Demosthenes, the Athenian rhetorician and champion of liberty, pointed out around 355 B.C. that residents of Athens were free to praise Sparta’s regime, but Spartans were banned from praising Athens.
In 1689, the British passed a law guaranteeing freedom of speech in Parliament. A century later, French revolutionaries incorporated into law the Declaration of the Rights of Man, which established free speech as a universal right. Two years later, the Americans ratified the First Amendment, which guarantees that the state shall not infringe on the right to free speech. Roughly a century and half later, in 1948, the United Nations adopted the Universal Declaration of Human Rights which says, “Everyone has the right to freedom of opinion and expression. . . . ”
I mention all of this because every time I read or hear about the pathetic state of affairs at the University of California, Berkeley — where conservative speakers and rabble-rousers alike are banned from speaking lest they be assaulted by a mob — journalists and other commentators insist on pointing out the irony that this is all happening “where the Free Speech Movement was born.”
Yes, I know there was a thing called the Free Speech Movement. And, yes, its members and leaders talked a good deal about free speech.
But the movement for free speech is thousands of years old and runs like a deep river across the landscape of Western Civilization.
Indeed, I can’t help but get the impression that a lot of people don’t realize that the Free Speech Movement in this context is a brand name. I can tell you that the “mockumentary” band Spinal Tap was born in a 1979 TV skit for ABC. But that is not the same thing as saying the medical procedure – a.k.a. the lumbar puncture — was born in the same skit.
Mario Savio, the leader of the Free Speech Movement at Berkeley, was committed to free speech. But so was Berkeley at the time. In the years before Savio’s movement, Berkeley had hosted speeches by communists, Nazis (invited by leftists to cause a stir), and political and literary speakers of every stripe.
Whatever perfunctory regulations of free speech existed, then-Berkeley professor Nathan Glazer explained in his 1965 Commentary essay “What Happened at Berkeley,” went “back to a time when no political activity of any kind was allowed on campus.” Even presidential candidates were barred from politicking because, “as a state university it was not supposed to be involved in politics.” But by 1964, these rules had already been loosened a great deal.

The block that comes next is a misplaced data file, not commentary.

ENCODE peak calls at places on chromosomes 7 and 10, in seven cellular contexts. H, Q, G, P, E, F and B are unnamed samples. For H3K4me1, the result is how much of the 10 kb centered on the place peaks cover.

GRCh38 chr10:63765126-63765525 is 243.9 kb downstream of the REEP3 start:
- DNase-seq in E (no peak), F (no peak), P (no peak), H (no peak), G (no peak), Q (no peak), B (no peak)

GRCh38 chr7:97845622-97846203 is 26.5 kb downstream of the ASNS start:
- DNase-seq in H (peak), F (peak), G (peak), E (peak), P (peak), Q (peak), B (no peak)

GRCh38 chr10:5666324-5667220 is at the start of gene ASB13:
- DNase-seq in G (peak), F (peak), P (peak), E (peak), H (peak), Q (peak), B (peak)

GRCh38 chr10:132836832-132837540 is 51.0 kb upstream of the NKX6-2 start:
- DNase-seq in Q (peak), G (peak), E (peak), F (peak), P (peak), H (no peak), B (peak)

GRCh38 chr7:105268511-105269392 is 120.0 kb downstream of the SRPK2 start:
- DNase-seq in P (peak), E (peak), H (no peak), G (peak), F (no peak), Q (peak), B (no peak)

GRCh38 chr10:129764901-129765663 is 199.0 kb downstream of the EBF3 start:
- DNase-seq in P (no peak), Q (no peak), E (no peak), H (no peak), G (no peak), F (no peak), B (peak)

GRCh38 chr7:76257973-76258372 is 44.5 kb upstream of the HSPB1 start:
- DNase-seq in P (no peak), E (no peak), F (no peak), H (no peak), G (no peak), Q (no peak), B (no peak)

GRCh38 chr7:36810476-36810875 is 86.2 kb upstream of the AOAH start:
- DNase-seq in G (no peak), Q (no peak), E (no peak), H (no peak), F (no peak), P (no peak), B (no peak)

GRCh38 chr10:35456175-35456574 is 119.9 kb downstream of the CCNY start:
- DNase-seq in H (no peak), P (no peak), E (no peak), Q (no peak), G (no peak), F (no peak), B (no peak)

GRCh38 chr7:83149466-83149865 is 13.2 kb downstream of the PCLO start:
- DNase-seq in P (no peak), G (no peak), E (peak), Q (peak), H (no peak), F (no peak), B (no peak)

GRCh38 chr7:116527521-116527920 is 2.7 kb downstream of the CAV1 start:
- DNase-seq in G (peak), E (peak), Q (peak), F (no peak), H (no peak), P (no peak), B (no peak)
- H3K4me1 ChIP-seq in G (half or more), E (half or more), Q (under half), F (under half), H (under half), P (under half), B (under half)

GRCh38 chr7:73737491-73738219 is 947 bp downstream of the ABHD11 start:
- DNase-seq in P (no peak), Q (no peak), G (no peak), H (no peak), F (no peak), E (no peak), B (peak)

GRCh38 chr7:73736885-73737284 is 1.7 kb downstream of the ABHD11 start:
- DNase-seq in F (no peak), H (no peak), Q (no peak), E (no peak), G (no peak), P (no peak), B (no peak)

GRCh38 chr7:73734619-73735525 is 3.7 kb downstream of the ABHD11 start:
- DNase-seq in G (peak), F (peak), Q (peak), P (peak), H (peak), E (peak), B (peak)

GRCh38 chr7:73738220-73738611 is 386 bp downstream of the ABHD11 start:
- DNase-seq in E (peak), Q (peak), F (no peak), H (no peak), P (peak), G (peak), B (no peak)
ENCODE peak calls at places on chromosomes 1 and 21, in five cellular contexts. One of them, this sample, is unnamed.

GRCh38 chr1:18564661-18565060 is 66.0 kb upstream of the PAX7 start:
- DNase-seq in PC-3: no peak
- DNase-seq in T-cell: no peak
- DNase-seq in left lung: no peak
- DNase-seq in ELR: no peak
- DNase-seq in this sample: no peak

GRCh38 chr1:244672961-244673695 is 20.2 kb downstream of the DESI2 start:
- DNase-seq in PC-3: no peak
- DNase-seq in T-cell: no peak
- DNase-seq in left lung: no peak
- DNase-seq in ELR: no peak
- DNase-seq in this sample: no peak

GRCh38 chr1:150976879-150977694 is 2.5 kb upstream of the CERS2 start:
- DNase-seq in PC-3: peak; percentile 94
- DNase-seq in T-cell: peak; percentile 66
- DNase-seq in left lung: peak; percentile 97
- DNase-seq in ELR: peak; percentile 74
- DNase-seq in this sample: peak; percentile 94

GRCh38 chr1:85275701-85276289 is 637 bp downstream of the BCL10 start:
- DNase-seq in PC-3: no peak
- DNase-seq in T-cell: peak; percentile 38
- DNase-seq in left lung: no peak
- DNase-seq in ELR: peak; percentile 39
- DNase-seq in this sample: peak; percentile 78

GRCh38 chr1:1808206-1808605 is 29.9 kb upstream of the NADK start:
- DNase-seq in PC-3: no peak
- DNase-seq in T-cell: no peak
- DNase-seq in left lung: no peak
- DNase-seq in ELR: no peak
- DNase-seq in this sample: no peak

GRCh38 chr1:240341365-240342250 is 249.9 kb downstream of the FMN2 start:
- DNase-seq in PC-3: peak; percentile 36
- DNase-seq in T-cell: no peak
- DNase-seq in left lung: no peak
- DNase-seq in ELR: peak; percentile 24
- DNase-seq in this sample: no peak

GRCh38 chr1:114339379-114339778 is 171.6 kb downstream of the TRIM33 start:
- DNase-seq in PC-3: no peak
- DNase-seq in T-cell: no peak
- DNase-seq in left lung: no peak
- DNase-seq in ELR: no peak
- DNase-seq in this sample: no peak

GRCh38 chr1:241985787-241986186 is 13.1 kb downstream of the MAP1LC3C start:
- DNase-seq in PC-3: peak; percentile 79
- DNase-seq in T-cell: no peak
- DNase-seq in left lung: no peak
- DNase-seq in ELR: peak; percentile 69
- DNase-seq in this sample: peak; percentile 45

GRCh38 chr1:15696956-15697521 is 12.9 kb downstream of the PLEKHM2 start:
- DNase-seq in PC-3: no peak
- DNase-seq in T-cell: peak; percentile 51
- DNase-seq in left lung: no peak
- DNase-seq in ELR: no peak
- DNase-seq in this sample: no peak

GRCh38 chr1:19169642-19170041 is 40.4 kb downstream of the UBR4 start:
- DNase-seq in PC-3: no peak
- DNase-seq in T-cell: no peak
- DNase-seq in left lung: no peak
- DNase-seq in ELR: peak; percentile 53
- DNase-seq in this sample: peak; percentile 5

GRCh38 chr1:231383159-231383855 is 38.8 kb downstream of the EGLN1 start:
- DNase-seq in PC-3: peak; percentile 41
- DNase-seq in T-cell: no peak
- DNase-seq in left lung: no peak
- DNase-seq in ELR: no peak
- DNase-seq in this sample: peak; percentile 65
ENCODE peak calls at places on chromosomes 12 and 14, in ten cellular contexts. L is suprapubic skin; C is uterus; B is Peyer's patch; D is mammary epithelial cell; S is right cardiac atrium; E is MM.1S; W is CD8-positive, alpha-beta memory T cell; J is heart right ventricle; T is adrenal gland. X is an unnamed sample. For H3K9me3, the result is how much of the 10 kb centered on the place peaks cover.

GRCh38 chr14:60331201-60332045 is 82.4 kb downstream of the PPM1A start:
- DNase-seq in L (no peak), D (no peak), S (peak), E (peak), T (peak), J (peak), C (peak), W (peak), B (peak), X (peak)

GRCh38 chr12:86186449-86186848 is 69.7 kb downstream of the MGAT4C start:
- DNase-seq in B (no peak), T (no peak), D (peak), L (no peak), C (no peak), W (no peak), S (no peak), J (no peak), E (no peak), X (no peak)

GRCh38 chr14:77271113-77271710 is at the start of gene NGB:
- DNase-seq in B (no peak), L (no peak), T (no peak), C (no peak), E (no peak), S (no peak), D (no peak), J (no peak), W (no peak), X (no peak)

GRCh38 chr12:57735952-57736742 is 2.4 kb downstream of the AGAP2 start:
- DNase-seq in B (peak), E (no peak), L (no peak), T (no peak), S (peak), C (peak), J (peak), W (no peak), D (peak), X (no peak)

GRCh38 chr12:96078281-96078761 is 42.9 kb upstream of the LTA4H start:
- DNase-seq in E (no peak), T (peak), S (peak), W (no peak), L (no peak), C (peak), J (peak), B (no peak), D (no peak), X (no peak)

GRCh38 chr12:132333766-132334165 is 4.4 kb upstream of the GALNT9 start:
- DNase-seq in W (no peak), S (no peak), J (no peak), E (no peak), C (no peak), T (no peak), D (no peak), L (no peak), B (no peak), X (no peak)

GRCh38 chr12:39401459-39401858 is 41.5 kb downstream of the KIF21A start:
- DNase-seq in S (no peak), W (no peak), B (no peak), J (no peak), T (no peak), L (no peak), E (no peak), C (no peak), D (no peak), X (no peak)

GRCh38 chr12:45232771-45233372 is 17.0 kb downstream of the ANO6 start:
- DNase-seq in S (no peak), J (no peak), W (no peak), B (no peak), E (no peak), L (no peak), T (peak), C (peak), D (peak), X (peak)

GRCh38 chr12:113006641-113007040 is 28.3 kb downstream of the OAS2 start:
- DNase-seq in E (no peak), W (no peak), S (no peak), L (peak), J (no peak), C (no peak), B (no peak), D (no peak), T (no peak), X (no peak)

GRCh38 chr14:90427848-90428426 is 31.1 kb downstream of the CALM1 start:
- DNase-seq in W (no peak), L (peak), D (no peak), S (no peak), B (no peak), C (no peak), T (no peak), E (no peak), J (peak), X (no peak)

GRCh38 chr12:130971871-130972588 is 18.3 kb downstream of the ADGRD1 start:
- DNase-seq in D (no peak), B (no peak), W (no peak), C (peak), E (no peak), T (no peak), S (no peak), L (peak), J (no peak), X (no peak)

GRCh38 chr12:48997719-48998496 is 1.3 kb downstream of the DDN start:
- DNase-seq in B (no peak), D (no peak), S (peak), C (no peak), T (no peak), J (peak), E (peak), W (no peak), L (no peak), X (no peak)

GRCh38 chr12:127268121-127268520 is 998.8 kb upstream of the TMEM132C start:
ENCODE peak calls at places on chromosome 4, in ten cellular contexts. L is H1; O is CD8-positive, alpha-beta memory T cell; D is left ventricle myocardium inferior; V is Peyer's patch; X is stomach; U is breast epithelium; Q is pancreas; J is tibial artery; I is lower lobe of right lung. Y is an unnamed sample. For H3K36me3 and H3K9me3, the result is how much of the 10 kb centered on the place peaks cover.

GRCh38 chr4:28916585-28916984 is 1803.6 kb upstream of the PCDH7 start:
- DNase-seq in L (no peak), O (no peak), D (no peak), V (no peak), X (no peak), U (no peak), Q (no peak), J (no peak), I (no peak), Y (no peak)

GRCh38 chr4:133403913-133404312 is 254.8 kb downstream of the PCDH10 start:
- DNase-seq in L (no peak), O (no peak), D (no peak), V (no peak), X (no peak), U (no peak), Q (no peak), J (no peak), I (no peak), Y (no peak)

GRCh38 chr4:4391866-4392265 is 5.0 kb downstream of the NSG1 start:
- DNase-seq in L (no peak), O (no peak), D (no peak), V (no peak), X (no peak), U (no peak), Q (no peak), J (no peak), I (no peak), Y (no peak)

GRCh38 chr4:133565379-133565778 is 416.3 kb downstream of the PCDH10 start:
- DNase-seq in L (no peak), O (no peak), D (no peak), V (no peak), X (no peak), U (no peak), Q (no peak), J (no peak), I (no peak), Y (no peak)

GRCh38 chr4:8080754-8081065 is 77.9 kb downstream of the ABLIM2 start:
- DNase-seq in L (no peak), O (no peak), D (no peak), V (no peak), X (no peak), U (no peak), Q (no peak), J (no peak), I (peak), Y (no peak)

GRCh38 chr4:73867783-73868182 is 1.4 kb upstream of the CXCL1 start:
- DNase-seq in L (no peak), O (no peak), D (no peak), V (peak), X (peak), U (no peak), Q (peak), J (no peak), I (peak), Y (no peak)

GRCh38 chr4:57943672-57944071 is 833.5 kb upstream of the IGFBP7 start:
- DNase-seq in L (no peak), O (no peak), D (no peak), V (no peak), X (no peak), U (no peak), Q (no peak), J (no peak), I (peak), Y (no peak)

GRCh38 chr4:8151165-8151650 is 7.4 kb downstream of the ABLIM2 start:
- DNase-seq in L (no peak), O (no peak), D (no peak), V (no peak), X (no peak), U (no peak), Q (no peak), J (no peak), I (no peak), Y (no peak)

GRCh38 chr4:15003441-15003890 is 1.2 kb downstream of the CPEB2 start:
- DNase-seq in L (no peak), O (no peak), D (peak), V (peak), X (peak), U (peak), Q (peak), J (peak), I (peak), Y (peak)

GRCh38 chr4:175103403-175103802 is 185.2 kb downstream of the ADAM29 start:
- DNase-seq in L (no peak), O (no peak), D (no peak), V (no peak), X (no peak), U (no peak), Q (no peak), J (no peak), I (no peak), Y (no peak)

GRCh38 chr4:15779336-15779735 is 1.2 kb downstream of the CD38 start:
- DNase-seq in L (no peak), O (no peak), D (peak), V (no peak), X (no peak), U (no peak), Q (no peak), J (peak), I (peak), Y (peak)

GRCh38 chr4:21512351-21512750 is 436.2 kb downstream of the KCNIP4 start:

The rioters and goons — along with their pusillanimous enablers in the administration — are carrying on this tradition.
As for Savio, his mission was broader than merely wanting to allow vigorous debate. He wanted students to be able to participate as much as possible with the civil-rights movement, which, obviously, was a very political movement. He was on the right side of that argument.
But Savio was also a passionate leftist. (When he got married to his fellow FSMer Suzanne Goldberg, the Daily Worker’s Mike Gold asked him what they wanted for a wedding present. “All that we really want is for President Johnson to withdraw all our troops from Vietnam and the Dominican Republic. Very little would make us happier.”)
Savio had a romantic hatred — in the tradition of Rousseau — for liberal democratic capitalism. His most famous statement came in his speech at Sproul Hall in 1964:
There’s a time when the operation of the machine becomes so odious, makes you so sick at heart, that you can’t take part! You can’t even passively take part! And you’ve got to put your bodies upon the gears and upon the wheels . . . upon the levers, upon all the apparatus, and you’ve got to make it stop! And you’ve got to indicate to the people who run it, to the people who own it, that unless you’re free, the machine will be prevented from working at all!
Whatever legacy Savio has for the cause of free speech is dead, but this mindset lives on. The rioters and goons — along with their pusillanimous enablers in the administration — are carrying on this tradition. It is a tradition that says this is our sacred place and anyone not loyal to our faith must be resisted, rejected, and renounced. All the talk of “hate speech” is clever marketing — like the label the “Free Speech Movement” itself.
What these petty, secular theocrats despise is heresy speech. And they will throw their bodies into the gears to silence it.
— Jonah Goldberg is a fellow at the American Enterprise Institute and a senior editor of National Review. You can write to him by e-mail at firstname.lastname@example.org or via Twitter @JonahNRO. Copyright © 2017 Tribune Content Agency, LLC